This past month I was on a 1000km door-to-door drive from Bangalore to Pune. On the way, I was able to photograph two beautiful raptors - a black shouldered kite and a white-eyed buzzard. Note this - I wasn't on a photography trip and most people won't be looking for photography opportunities on Indian highways. All said and done though, the opportunities did present themselves and I have some decent photos to show for. Photography is quite like that - readiness is a big strength. They say that luck is when preparation meets opportunity and this couldn't be truer for photography. If you want great photographs you need to have a camera with you. If your camera is always at home, you'll miss a lot of photo worthy moments. And mind you, it doesn't always need to be your entire camera kit. Even a phone camera is often a great tool to have for photo-journalism. Just remember to carry it with you; so when the momen presents itself, you're always ready. As an elearning developer or an instructional designer, you'll perhaps notice a lot of photo-worthy moments in the office that are worth preserving. I can't tell you how many candid photographs that I've randomly taken in the office came out to be useful in presentations, courses and in-person training sessions.
In today's otherwise short blogpost I want to discuss shooting in RAW vs shooting in JPEG. This is quite a subject of debate amongst photographers and I'd like to present my perspective on the issue. Of course, you can choose to disagree and that's the joy of talking about photography. So let's begin.
If you own a decent camera, you need to shoot in RAW
RAW formats are your digital negativesDid any people you knew from the film generation have a deep interest in photography? You might remember the days of the 30mm, 36 shot film. If you remember, you'd get a film negative at the start of the development process. After that it was a lot of magic in the darkroom. People would then play with different chemicals and techniques to enhance the default negative image to produce masterpieces like the ones the great Henri Cartier Bresson created. Now granted, that Bresson himself wasn't great at cropping and processing film - he generally outsourced the activity to give himself more time to shoot. That being said, all his shots did actually go through a post process.
The problem with the digital era is the fact that you can produce pictures for sharing right out of your camera - the JPEG format. That's a problem because you aren't really giving your pictures the tender loving care that they need - the little extra zing before you actually share. So what's wrong with a JPEG - after all, you can use Photoshop to enhance your JPEGs and even tools like iPhoto and Picasa give you some tools out of the box. The problem is that the JPEG file is just a snapshot of a moment in time - nothing more, nothing less. It doesn't capture any information about the light available for you to be able to make changes to the exposure of the scene or the colours without actually deteriorating the quality of your image. So each change that you make from the time that you start editing your JPEG file results in some loss in quality.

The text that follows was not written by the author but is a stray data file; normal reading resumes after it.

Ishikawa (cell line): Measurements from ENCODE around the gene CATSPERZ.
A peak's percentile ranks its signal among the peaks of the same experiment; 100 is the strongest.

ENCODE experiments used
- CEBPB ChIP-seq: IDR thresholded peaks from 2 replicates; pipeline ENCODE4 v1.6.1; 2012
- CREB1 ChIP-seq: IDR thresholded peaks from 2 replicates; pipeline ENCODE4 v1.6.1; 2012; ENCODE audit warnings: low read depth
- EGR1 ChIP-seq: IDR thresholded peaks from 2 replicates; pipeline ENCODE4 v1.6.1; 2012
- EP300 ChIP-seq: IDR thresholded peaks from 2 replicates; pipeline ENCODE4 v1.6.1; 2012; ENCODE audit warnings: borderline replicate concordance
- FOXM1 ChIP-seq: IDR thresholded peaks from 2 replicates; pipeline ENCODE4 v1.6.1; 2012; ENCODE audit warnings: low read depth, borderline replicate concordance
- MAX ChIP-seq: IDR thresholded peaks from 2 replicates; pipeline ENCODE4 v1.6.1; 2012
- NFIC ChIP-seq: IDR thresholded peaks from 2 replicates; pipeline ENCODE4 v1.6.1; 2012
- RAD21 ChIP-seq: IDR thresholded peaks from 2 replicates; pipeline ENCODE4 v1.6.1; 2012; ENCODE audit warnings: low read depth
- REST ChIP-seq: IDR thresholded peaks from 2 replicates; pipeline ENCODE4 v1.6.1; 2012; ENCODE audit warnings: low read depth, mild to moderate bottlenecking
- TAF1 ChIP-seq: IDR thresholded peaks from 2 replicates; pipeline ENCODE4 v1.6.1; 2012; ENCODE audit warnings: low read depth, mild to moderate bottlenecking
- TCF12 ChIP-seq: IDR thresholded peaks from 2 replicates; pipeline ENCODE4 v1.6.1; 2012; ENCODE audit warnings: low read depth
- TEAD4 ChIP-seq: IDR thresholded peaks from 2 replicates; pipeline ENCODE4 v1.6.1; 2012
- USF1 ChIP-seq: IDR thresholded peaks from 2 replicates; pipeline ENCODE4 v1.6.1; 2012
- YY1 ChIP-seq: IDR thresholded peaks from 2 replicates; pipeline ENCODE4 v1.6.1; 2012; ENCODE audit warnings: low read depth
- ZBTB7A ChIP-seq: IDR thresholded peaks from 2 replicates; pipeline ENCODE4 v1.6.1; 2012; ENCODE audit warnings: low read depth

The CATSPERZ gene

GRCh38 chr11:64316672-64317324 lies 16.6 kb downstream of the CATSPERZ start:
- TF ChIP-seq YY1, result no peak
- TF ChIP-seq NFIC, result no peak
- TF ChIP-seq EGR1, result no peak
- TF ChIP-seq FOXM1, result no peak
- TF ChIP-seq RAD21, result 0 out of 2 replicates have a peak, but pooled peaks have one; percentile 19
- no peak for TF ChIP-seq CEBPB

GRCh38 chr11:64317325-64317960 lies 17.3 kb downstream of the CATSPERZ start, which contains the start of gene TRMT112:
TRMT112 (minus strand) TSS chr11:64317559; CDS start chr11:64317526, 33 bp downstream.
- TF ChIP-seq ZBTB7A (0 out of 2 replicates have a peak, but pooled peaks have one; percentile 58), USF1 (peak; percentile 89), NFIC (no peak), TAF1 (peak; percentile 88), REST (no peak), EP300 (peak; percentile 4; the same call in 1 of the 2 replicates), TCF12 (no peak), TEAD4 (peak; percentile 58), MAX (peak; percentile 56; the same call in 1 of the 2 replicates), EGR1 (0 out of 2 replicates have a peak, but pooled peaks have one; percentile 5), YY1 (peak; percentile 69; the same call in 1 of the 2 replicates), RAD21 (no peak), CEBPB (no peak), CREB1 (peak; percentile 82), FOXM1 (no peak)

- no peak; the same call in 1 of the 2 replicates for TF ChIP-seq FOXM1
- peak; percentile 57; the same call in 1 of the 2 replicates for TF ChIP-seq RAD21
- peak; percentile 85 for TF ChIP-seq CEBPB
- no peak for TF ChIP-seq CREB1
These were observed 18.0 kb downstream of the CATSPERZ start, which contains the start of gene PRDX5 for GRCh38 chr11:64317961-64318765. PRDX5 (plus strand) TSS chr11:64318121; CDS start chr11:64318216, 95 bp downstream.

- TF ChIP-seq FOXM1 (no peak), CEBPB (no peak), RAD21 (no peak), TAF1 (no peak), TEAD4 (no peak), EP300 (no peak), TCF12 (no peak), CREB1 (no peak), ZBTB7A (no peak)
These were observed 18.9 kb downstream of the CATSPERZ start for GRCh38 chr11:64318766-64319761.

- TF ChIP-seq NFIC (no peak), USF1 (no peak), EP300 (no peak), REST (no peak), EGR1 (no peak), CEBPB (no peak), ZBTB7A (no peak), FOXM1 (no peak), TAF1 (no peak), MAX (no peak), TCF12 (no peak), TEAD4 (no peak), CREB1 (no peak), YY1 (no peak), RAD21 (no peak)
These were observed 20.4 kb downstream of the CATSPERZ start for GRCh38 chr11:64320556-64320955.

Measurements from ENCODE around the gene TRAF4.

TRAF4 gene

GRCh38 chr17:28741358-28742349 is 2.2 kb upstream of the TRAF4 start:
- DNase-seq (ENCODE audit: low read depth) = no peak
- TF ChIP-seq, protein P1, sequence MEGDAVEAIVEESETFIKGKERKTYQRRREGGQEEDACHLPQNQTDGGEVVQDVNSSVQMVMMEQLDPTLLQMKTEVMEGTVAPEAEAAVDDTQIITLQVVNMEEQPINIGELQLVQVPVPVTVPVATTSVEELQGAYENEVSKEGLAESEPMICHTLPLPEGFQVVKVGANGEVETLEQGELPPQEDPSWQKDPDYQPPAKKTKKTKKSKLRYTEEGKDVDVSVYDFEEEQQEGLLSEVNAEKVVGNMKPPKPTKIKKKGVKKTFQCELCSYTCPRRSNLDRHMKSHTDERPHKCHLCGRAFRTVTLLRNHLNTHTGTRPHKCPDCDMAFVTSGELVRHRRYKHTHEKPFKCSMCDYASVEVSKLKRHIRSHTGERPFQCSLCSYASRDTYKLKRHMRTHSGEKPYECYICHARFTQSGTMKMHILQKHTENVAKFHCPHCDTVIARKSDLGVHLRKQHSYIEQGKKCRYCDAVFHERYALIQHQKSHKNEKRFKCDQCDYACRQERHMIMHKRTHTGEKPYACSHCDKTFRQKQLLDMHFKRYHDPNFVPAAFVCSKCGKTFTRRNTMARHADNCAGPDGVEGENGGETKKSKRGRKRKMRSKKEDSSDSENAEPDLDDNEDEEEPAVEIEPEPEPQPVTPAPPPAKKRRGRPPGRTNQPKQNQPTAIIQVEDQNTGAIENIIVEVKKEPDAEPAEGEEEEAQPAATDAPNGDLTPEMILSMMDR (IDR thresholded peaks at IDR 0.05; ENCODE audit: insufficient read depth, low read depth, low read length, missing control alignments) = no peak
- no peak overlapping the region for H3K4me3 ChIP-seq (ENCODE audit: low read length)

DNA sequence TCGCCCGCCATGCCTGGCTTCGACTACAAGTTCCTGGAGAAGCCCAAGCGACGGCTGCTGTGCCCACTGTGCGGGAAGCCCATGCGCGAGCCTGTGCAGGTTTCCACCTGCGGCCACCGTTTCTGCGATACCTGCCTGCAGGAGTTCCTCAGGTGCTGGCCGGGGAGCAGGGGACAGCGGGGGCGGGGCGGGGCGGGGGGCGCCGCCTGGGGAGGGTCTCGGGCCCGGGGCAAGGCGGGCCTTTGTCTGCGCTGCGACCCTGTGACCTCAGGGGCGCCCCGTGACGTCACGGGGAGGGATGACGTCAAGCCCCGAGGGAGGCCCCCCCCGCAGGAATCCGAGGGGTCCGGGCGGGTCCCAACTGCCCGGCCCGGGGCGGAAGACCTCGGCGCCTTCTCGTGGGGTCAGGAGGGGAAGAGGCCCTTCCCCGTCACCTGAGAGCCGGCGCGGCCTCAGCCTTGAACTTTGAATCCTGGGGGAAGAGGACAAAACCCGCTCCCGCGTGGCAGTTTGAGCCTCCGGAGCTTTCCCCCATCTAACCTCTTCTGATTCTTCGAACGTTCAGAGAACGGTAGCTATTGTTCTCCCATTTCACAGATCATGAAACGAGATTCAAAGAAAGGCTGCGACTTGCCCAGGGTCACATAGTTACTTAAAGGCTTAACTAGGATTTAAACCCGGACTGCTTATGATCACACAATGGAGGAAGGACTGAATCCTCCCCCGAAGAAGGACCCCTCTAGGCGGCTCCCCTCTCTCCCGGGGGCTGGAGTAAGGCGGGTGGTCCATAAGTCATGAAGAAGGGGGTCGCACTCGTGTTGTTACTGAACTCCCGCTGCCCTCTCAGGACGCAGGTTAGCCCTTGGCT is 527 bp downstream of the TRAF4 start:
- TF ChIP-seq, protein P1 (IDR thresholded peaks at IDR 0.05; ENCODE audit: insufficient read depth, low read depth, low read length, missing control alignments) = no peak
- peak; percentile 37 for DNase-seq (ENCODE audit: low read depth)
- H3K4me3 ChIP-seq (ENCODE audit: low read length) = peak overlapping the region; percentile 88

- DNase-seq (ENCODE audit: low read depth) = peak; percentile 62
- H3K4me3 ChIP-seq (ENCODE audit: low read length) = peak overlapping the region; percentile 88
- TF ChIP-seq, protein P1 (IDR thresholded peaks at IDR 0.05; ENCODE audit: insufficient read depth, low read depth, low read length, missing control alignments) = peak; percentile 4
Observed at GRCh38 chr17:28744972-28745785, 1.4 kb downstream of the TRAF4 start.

On the other hand, the RAW file is an information heavy format. It's a proprietary format that changes from manufacturer to manufacturer. In addition to the snapshot that the JPEG also captures, the RAW file captures a lot of information about the light in the scene. While the camera does a little bit of work on your JPEG file by increasing the saturation and vibrance and adding a little bit of sharpness to your shot, the RAW file usually looks pretty drab out of the box. However, you get the opportunity to make a number of tweaks to the vibrance, saturation, sharpness and exposure of the scene without dramatically reducing the quality of the shot. Nice huh?
Do remember though that all this flexibility comes at a cost. RAW files are pretty huge and fill up your memory cards and hard-drives quite fast!
A few minutes of love
That's all your images need really. Take a look at the above video. It takes me less than four minutes to rescue what you could call a hopeless picture to start with. Most pictures aren't going to be such a hopeless job and all you're going to need is few little tweaks that don't take away the detail in your image. RAW files help you do just that.
Over the next few weeks I'm going to try and give you a bit of a build up to my talks at the Learning Solutions Conference 2012. I'm still undecided on the exact stuff I want to put up on the blog, so let me play it by ear for now. But let's see how this goes - keep reading and thanks for the encouragement.